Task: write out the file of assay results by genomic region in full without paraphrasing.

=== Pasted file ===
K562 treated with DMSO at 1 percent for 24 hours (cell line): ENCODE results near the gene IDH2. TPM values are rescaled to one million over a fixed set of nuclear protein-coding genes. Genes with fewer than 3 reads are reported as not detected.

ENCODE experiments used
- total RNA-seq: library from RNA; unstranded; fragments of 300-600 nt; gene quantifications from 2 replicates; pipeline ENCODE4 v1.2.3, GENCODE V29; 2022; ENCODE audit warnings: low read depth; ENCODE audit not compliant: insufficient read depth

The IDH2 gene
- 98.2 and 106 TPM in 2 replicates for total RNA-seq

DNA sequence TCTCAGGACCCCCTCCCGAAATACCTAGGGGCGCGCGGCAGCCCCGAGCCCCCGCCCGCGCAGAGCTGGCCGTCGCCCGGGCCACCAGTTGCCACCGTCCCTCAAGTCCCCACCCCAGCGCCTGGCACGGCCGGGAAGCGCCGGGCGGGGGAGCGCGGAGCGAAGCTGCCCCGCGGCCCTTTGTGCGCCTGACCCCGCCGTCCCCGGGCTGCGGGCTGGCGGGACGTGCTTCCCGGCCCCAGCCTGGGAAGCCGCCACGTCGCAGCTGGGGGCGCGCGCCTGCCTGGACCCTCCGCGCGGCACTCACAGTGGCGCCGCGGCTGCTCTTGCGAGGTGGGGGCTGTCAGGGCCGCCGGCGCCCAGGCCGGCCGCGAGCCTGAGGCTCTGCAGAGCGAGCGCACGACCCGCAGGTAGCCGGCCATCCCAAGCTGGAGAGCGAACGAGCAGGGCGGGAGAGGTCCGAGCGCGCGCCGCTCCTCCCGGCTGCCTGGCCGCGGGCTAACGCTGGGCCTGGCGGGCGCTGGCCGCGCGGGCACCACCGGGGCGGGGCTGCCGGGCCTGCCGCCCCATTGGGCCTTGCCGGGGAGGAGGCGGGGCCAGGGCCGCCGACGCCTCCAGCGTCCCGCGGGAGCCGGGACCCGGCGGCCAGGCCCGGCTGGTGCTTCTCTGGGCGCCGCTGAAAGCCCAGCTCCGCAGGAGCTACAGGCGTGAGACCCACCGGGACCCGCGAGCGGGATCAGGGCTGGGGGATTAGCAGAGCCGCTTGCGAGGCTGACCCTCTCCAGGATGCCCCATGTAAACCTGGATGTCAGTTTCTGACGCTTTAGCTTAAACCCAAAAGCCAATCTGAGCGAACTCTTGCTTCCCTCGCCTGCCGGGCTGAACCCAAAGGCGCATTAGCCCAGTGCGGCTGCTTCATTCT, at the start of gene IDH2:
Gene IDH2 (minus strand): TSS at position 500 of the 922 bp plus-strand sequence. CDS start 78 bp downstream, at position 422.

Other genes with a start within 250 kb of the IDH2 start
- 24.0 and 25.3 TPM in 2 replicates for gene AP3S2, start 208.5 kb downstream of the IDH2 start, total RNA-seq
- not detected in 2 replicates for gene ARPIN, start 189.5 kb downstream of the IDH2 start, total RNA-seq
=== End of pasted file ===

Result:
K562 treated with DMSO at 1 percent for 24 hours (cell line): ENCODE results near the gene IDH2. TPM values are rescaled to one million over a fixed set of nuclear protein-coding genes. Genes with fewer than 3 reads are reported as not detected.

ENCODE experiments used
- total RNA-seq: library from RNA; unstranded; fragments of 300-600 nt; gene quantifications from 2 replicates; pipeline ENCODE4 v1.2.3, GENCODE V29; 2022; ENCODE audit warnings: low read depth; ENCODE audit not compliant: insufficient read depth

The IDH2 gene
- 98.2 and 106 TPM in 2 replicates for total RNA-seq

DNA sequence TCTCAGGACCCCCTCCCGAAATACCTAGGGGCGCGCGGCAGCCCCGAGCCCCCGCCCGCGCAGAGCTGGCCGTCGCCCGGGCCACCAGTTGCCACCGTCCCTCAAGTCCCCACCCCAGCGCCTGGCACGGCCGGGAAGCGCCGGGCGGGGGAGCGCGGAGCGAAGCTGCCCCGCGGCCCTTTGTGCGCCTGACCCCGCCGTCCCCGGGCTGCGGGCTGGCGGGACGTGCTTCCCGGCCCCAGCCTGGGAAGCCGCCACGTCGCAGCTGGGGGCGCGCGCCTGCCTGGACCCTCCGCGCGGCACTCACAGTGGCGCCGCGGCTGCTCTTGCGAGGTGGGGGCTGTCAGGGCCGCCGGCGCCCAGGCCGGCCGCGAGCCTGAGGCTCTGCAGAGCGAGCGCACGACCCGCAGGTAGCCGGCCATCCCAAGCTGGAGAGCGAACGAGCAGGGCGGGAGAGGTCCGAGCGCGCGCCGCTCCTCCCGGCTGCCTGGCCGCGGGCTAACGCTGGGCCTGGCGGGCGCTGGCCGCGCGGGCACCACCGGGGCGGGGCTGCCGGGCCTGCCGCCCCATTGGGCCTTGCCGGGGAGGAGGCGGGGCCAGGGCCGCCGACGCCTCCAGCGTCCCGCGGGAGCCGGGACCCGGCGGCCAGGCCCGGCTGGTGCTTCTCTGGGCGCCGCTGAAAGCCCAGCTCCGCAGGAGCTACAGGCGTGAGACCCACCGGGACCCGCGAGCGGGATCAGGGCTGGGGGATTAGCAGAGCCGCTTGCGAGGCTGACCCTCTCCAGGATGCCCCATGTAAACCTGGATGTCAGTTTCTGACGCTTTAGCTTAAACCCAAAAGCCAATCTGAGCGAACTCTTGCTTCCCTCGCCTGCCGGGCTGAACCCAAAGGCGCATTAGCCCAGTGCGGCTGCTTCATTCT, at the start of gene IDH2:
Gene IDH2 (minus strand): TSS at position 500 of the 922 bp plus-strand sequence. CDS start 78 bp downstream, at position 422.

Other genes with a start within 250 kb of the IDH2 start
- 24.0 and 25.3 TPM in 2 replicates for gene AP3S2, start 208.5 kb downstream of the IDH2 start, total RNA-seq
- not detected in 2 replicates for gene ARPIN, start 189.5 kb downstream of the IDH2 start, total RNA-seq